Towards the last quarter of the film, there is evidence of the fact that there is increasing resistance towards Wal-Mart. It consisted of a movement made up of community organizers, employees, the clergy and some wealthy homeowners who did not want the crowding of the poor people in their neighborhood. The strand that runs throughout the movies is that Wal-Mart does depress wages, property values and the general quality and standard of life. Other business practices of the retail giant that are not in sync with ethical business practice and that had a negative impact on individuals, and the larger community is its environmental policies. The environmental policies of Wal-Mart are inadequate and have a poor record of the fight for workers rights both on national and international scale (Fishman, 2006). In support of this claim, there are scenes depicted in the film showing worker in Bangladesh and China creating goods for Wal-Mart for as low as 18 cents for an hour. In particular, a veteran of 9 years admitted that he was moved to tears upon viewing the conditions under which the clothing manufacturing facilities of the retail giant in Latin America worked. The veteran further makes the claim that he reported the abuses that were perpetrated to the company, but it took no action. Other issues highlighted by the documentary film include the fact that the parking bays of Wal-Mart are replete with unusually high crime rates (Greenwald, 2005). This situation could be ameliorated if the company was willing fix the cameras outside the stores. Just near the end of the film, there is a part where the director of the film makes a documentary of the several efforts by various communities of preventing Wal-Mart from opening up in their vicinities and towns and makes the suggestion that other communities should follow suit.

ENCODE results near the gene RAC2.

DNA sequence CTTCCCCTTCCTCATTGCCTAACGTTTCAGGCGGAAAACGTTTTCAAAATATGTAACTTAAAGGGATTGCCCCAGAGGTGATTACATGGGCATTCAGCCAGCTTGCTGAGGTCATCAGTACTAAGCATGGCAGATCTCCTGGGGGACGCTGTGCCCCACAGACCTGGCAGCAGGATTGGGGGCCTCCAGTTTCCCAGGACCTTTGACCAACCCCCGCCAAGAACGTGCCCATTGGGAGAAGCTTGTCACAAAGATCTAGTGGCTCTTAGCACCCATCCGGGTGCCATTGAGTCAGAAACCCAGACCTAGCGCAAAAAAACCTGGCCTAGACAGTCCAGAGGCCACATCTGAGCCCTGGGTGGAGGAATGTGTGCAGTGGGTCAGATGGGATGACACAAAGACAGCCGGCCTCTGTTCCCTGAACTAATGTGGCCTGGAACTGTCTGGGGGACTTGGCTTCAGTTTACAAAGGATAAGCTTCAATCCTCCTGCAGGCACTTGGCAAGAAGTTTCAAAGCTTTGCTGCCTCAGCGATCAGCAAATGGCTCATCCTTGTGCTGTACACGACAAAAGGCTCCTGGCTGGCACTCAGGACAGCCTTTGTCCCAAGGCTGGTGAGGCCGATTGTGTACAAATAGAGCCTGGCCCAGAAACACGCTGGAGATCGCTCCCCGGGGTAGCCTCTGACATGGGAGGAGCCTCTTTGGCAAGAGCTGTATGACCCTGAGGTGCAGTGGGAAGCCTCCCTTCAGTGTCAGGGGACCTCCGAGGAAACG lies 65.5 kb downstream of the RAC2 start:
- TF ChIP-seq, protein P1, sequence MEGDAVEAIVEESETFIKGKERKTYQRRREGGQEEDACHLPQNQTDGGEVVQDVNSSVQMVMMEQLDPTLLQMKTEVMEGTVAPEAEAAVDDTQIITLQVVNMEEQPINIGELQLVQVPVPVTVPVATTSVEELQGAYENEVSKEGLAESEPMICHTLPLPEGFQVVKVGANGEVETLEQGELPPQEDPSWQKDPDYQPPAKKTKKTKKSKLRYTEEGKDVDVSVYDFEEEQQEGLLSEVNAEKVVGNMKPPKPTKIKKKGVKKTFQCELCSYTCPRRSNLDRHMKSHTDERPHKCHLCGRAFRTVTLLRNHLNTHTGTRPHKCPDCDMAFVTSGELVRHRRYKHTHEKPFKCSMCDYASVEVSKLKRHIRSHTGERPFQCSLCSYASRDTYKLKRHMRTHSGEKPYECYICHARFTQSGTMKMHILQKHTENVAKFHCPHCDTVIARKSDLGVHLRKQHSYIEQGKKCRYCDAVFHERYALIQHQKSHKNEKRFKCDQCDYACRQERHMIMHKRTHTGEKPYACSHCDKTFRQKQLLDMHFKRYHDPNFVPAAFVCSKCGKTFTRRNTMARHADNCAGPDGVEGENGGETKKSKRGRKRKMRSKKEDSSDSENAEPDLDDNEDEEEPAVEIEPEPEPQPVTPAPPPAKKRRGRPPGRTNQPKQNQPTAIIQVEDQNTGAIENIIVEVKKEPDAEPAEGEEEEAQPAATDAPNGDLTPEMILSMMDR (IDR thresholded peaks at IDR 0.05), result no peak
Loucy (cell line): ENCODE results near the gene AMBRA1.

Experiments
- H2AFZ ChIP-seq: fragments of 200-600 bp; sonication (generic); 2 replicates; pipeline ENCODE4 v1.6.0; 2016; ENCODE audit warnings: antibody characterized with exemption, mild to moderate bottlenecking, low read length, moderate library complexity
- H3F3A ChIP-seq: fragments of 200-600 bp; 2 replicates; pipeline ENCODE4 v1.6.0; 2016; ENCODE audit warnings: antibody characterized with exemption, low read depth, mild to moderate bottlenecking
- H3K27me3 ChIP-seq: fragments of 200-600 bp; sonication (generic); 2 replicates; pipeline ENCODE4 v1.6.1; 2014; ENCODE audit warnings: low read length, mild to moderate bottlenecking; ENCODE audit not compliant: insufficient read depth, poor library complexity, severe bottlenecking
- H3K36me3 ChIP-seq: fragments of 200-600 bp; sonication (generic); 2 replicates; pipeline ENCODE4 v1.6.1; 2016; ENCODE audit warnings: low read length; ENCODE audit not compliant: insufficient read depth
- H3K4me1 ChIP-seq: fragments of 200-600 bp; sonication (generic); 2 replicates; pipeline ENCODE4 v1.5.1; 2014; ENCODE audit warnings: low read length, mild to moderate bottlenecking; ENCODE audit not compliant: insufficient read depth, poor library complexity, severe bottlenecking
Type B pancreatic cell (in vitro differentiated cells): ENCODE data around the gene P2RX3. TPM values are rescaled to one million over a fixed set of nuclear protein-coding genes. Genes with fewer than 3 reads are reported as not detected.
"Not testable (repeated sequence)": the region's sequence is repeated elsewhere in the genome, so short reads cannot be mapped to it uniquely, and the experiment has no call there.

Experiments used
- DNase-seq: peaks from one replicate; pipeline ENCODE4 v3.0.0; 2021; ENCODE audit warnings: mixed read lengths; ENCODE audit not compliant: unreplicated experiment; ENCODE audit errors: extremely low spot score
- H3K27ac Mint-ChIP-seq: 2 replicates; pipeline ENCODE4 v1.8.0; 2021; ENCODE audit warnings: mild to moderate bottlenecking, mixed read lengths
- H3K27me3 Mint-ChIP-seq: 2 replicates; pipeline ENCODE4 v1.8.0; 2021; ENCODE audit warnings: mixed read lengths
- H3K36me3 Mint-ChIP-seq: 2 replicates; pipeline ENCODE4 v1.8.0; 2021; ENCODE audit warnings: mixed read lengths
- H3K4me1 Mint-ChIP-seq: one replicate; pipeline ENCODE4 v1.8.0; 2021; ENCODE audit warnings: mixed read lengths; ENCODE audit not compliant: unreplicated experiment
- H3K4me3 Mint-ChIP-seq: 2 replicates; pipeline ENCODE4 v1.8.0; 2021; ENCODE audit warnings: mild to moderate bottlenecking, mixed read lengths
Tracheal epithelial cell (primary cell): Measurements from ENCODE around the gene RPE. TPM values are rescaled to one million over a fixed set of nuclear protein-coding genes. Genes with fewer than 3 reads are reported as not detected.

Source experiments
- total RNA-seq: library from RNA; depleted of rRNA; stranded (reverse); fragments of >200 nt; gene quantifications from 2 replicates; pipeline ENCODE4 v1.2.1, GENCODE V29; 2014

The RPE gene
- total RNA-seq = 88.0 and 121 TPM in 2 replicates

Without a doubt, the setting shop of Wal-Mart and the subsequent commission of its unethical practices had had a negative impact on small town communities. Indeed, a study conducted on the impact of the corporation’s supercentres in rural communities was to the finding that the small towns lost up to 47 percent of their trade in retailing within 10 years after entry of Wal-Mart (Greenwald, 2005). Wal-Mart is affecting the taxpayers in a negative way as it is able to escape a huge tax liability by having the bulk of its goods manufactured in Third World countries where it incurs less cost due to cheap labor and low taxation rates. At the same time, the retail corporation makes use of crews who are undocumented as clean-up workers so as to pay them minimum wage and avoid incurring the taxation that comes with it. The upshot of this is reduced tax base for the government and the fact that taxpayers get a raw deal from the organization while it rakes in billions in profits.